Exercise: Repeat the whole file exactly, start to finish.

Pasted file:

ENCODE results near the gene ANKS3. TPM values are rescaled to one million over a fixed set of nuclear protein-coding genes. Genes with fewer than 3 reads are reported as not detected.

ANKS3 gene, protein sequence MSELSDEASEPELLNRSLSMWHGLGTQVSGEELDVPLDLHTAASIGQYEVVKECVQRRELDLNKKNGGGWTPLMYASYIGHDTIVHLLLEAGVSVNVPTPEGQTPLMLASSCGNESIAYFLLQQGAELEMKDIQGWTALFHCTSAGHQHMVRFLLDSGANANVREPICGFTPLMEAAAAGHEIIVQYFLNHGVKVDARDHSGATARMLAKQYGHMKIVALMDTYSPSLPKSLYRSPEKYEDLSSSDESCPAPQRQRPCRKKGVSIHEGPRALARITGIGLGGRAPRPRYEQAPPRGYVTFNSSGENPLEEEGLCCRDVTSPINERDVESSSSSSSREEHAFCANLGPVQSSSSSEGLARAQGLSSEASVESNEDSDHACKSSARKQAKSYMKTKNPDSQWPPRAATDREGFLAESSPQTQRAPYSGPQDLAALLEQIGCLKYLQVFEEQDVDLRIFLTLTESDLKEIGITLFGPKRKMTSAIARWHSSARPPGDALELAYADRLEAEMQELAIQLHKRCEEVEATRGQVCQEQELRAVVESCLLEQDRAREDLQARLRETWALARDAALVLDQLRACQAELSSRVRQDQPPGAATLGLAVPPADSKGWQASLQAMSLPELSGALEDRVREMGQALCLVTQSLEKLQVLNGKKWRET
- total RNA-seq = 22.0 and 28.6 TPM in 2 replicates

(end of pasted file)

ENCODE results near the gene ANKS3. TPM values are rescaled to one million over a fixed set of nuclear protein-coding genes. Genes with fewer than 3 reads are reported as not detected.

ANKS3 gene, protein sequence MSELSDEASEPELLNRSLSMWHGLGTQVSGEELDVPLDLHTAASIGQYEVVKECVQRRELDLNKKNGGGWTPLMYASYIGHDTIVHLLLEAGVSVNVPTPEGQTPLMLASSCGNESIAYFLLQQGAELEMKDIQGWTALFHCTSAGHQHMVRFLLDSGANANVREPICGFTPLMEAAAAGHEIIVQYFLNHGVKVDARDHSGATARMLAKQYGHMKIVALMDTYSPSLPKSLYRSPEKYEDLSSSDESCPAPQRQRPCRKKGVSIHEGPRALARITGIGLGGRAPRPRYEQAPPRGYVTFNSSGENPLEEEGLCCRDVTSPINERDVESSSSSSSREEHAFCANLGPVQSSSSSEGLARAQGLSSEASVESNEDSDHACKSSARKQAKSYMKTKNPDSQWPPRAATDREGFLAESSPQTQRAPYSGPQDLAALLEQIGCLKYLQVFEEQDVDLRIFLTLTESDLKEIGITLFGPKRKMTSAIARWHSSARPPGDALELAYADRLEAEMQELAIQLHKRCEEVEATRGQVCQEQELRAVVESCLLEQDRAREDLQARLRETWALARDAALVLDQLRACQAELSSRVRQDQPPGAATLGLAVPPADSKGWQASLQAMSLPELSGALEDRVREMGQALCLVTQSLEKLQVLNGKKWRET
- total RNA-seq = 22.0 and 28.6 TPM in 2 replicates